Source: Bayer CropScience

Ducks Unlimited Canada (DUC) and Bayer CropScience announced that they will be providing funding to Brian Fowler, Ph.D., at the University of Saskatchewan for winter wheat research in the amount of $200,000 per year over the next three years. DUC and Bayer CropScience presented this information at the Saskatchewan Winter Cereals Development Commission AGM during the opening day of Crop Production Week.


"This important funding shows DU Canada's continued support in finding new and improved winter wheat varieties on the Prairies," said Paul Thoroughgood, regional agrologist for DUC. "We have a very good working relationship with Dr. Fowler and have been actively funding his winter wheat research since the early 90's. It isn't often that you get to work with someone who is recognized as a world leader in their field. Dr. Fowler's area of expertise is cold hardiness research."


Dr. Fowler's varieties have occupied the majority of winter wheat acres on the Prairies for more than 10 years. He is currently in the process of winding down his plant breeding program, shifting his energies to understanding winter hardiness in cereals; particularly wheat.


"Improving our understanding of how plants adapt to cold and which genes are responsible will help future plant breeders develop more winter hardy varieties," said Brian Fowler, Ph.D., professor, Department of Plant Sciences, College of Agriculture and Bioresources, University of Saskatchewan. "Ducks Unlimited Canada has been a long-term supporter of winter wheat research at the University of Saskatchewan and without their ongoing support the program would have ceased to exist long ago. This latest funding made possible through their partnership with Bayer CropScience allows us to build on the successes of previous research."


"Through the Winter Cereals: Sustainability in Action partnership, Ducks Unlimited Canada and Bayer CropScience also support winter wheat variety development at the Agriculture and Agri-Food Canada Research Centre in Lethbridge and at various universities in the northern United States," said Paul Thiel, vice president innovation and public affairs for Bayer CropScience. "Investing in winter wheat is part of our efforts to make food production more sustainable in Prairie Canada."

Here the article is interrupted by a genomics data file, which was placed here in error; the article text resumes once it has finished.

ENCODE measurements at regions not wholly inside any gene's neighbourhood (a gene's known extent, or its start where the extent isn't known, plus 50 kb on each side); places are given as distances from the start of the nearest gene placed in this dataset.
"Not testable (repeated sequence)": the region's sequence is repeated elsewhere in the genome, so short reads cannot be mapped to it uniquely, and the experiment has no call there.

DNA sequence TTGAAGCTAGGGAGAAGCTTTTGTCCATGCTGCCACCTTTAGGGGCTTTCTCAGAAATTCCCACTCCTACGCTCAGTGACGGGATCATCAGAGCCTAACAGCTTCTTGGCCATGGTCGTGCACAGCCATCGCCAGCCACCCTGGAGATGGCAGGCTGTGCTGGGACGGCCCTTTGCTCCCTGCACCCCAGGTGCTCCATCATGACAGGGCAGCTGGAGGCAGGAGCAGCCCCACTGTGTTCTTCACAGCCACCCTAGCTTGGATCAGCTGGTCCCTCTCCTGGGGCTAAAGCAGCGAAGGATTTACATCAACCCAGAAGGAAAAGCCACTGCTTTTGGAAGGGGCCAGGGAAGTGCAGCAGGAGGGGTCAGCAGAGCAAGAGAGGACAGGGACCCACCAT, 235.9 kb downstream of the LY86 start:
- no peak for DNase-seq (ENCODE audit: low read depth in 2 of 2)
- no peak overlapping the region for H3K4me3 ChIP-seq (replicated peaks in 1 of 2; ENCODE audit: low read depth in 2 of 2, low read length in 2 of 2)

When recommended management practices are employed, the risk of winter kill on the Canadian Prairies is not much different than primary winter wheat growing areas of the United States. However, non-winter wheat growers have said that winter survival is one of their main reasons for not growing winter wheat. By investing in Dr. Fowler's cold tolerance research at the University of Saskatchewan, DUC and Bayer CropScience are hopeful that in the near future growers will have a variety of choices that will address this concern. This will allow more growers to realize the sustainability benefits of including winter wheat in their cropping systems.


Winter wheat offers many benefits when included in cropping systems:



  • Increased profitability — winter wheat has consistently been one of the top net income producers in the recent past;

  • Increased yield — winter wheat out yields spring wheat by up to 40 percent;

  • Spreading out the workload by completing a portion of seeding in the fall and allowing an earlier start to harvest;

  • Self insurance against inclement weather during spring seeding and late season harvest; and

  • Habitat for wildlife — waterfowl that nest in winter wheat are 24 times more productive than those who nest in spring-sown cereals.



For more information on winter wheat and the Winter Cereals: Sustainability in Action partnership, please visit www.wintercereals.ca.